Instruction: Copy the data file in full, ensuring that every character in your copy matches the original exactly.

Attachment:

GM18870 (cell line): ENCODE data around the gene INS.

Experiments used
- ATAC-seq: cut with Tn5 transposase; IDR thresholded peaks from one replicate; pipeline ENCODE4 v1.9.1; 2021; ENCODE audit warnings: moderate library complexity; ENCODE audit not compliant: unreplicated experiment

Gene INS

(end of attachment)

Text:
GM18870 (cell line): ENCODE data around the gene INS.

Experiments used
- ATAC-seq: cut with Tn5 transposase; IDR thresholded peaks from one replicate; pipeline ENCODE4 v1.9.1; 2021; ENCODE audit warnings: moderate library complexity; ENCODE audit not compliant: unreplicated experiment

Gene INS